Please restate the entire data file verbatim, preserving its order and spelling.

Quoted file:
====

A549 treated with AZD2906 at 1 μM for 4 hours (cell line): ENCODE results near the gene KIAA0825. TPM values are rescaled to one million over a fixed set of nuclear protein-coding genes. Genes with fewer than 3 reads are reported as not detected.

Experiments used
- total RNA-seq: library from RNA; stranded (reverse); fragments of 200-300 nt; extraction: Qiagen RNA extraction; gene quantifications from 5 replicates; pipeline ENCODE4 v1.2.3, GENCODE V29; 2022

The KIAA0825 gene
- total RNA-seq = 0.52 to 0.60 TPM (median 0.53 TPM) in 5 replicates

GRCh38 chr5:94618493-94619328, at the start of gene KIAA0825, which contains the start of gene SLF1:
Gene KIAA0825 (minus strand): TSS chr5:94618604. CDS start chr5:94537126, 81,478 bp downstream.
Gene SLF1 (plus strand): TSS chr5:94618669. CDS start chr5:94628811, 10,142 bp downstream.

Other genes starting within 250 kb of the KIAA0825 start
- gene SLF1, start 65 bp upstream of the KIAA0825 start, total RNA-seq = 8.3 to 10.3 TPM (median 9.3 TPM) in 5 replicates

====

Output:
A549 treated with AZD2906 at 1 μM for 4 hours (cell line): ENCODE results near the gene KIAA0825. TPM values are rescaled to one million over a fixed set of nuclear protein-coding genes. Genes with fewer than 3 reads are reported as not detected.

Experiments used
- total RNA-seq: library from RNA; stranded (reverse); fragments of 200-300 nt; extraction: Qiagen RNA extraction; gene quantifications from 5 replicates; pipeline ENCODE4 v1.2.3, GENCODE V29; 2022

The KIAA0825 gene
- total RNA-seq = 0.52 to 0.60 TPM (median 0.53 TPM) in 5 replicates

GRCh38 chr5:94618493-94619328, at the start of gene KIAA0825, which contains the start of gene SLF1:
Gene KIAA0825 (minus strand): TSS chr5:94618604. CDS start chr5:94537126, 81,478 bp downstream.
Gene SLF1 (plus strand): TSS chr5:94618669. CDS start chr5:94628811, 10,142 bp downstream.

Other genes starting within 250 kb of the KIAA0825 start
- gene SLF1, start 65 bp upstream of the KIAA0825 start, total RNA-seq = 8.3 to 10.3 TPM (median 9.3 TPM) in 5 replicates